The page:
• Theoretical and/ methodological studies of digitalization in the context of sustainability reporting, including but not limited to a focus on the challenges and opportunities of increased digitalization in business operations, management and control, reporting, and assurance; the use of hard and soft architecture for collecting, sharing, accessing, and analyzing sustainability data; and tackling data governance in organizations and business ecosystems. 


Track leaders:

Professor Daniela Mancini, University of Teramo, Teramo - Italy
Professor Michaela Bednarova, Universidad Pablo de Olavide, Sevilla - Spain
Professor Alberto Quagli, University of Genova, Genoa - Italy
Professor Clémence Garcia, Gakushuin University, Tokyo - Japan

Innovation and digital technologies are two relevant factors for the economic development of countries. Today, more than in the past, they must respond to a sustainable vision since they are considered fundamental levers for achieving the sustainable goals of the 2030 Agenda. In this new economy, intangible assets, knowledge, and the ability to process information and transfer knowledge are becoming increasingly strategic factors for business management and value creation towards sustainability.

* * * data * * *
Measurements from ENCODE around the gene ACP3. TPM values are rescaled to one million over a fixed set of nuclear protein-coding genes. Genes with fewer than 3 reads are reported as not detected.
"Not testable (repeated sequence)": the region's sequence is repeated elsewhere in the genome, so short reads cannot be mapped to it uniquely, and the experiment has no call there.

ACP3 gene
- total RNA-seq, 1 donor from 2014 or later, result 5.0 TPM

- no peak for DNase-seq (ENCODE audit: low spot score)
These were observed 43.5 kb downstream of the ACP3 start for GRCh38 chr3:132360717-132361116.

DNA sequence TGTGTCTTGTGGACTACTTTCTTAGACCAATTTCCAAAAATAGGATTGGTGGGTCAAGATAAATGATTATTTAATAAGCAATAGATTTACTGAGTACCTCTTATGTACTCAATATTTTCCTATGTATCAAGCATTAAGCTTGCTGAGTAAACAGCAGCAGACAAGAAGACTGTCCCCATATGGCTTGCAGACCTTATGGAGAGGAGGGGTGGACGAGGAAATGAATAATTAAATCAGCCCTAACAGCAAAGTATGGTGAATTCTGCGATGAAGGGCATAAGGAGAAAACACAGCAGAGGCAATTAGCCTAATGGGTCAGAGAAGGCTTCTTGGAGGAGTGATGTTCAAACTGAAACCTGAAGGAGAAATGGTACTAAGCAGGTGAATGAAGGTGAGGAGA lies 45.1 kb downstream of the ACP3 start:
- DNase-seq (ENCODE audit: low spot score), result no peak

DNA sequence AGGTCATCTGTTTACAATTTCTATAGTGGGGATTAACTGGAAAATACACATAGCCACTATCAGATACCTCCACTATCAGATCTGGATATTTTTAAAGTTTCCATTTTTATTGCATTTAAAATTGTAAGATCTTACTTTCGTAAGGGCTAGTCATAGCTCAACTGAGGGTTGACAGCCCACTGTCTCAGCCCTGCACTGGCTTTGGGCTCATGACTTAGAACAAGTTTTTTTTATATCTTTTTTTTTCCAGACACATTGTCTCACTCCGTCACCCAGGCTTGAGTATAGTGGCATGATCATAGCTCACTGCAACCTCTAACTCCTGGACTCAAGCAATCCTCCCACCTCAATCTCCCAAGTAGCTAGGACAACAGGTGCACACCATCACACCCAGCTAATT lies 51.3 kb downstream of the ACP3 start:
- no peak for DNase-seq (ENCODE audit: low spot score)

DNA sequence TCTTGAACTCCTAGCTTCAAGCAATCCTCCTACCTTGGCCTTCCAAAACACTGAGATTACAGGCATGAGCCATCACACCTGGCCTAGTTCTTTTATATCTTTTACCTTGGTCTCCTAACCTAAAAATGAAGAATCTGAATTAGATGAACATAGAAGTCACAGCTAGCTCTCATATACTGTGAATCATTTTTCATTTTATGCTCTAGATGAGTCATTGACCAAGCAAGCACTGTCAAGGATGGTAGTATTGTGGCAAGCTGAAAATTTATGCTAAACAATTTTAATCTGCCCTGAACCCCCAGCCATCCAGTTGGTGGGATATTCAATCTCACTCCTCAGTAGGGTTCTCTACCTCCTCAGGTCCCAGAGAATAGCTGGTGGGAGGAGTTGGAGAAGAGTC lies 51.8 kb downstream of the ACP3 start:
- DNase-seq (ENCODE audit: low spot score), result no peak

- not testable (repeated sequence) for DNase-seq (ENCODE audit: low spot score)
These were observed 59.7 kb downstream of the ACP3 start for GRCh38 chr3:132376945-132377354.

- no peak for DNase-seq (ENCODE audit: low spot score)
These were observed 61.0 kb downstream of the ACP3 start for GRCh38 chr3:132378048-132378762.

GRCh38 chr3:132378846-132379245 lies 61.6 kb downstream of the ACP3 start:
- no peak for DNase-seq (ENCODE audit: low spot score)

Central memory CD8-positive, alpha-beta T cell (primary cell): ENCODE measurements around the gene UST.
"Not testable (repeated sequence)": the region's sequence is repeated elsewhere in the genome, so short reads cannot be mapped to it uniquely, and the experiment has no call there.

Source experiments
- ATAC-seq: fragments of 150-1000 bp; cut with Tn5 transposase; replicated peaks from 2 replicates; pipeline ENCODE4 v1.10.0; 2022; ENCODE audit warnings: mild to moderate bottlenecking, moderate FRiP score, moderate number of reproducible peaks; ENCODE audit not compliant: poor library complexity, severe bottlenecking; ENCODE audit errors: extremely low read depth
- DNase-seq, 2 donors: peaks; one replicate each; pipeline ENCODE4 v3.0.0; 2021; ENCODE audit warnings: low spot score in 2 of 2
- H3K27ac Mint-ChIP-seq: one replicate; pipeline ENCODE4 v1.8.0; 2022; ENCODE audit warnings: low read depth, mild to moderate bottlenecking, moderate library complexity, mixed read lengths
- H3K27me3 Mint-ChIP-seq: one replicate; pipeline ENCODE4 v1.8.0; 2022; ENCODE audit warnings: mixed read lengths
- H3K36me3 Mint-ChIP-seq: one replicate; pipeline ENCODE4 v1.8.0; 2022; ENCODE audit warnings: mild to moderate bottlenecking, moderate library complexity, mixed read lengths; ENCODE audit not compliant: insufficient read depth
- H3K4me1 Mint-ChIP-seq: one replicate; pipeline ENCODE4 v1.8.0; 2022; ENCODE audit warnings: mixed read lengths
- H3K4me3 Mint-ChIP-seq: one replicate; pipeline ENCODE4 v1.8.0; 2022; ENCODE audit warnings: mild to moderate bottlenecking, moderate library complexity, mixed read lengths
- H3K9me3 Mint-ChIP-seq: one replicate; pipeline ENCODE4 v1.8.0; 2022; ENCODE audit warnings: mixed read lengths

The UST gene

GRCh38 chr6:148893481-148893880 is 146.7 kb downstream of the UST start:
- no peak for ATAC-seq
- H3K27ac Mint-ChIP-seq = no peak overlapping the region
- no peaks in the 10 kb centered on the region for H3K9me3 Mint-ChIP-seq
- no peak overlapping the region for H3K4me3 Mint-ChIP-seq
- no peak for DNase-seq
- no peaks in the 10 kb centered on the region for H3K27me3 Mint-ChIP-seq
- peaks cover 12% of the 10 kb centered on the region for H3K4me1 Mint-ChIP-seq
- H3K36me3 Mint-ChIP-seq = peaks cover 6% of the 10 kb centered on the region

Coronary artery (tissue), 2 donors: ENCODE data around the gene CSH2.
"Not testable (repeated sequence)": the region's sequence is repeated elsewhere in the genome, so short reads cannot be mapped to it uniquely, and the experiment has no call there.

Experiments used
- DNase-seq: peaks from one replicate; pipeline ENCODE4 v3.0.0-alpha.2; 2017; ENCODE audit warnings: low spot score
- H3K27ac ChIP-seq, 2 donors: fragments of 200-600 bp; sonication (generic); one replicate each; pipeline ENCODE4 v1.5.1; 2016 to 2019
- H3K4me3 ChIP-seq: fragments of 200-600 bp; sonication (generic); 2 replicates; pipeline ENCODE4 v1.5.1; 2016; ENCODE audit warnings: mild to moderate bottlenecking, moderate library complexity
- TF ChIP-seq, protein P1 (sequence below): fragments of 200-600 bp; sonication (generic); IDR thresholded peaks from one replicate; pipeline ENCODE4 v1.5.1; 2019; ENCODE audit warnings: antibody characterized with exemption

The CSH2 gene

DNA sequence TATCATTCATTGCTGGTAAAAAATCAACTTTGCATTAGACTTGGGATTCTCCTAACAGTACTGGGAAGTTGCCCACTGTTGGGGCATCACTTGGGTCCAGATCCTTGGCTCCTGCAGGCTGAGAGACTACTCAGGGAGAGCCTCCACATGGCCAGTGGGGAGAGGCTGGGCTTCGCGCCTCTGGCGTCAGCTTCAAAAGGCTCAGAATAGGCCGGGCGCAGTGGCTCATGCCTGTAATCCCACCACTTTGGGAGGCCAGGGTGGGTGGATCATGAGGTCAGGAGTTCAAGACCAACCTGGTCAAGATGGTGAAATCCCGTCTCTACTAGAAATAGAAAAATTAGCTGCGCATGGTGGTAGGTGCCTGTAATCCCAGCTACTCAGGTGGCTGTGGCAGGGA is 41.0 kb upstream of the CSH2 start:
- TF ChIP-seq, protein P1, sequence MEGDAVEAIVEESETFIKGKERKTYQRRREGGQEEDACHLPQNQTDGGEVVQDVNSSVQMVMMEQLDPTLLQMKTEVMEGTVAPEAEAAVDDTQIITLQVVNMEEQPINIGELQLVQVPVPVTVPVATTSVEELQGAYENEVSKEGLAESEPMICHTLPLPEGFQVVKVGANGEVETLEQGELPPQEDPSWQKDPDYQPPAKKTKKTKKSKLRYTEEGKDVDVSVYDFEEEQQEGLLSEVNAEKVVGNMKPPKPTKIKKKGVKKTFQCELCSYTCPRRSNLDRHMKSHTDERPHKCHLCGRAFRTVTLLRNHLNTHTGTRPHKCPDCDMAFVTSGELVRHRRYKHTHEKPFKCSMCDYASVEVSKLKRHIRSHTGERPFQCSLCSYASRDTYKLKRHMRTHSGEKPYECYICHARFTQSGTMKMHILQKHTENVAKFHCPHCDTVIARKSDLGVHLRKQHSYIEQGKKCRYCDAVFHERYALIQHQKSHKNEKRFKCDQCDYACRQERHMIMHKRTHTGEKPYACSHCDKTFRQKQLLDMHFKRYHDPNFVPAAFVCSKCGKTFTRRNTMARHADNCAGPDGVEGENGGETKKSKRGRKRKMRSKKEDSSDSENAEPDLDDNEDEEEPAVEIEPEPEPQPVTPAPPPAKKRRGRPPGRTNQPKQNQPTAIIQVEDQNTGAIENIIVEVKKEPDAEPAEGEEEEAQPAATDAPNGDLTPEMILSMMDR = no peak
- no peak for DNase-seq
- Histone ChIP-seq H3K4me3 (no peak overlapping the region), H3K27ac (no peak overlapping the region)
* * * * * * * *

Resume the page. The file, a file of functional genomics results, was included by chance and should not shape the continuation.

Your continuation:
The value of an innovation in term of sustainability is its ability to satisfy new and fundamental needs of society or enhance its resilience, such as the defeat of some serious diseases, the improvement of the quality of life, the enhancement of people's intellectual and working capacities, the creation of goods that improve health or protect environment and biodiversity, as well as long distance communication. Significant innovations concern sectors such as aerospace, biotechnology, agri-food, cultural heritage, tourism, materials science, information technology, microelectronics, robotics and telecommunications.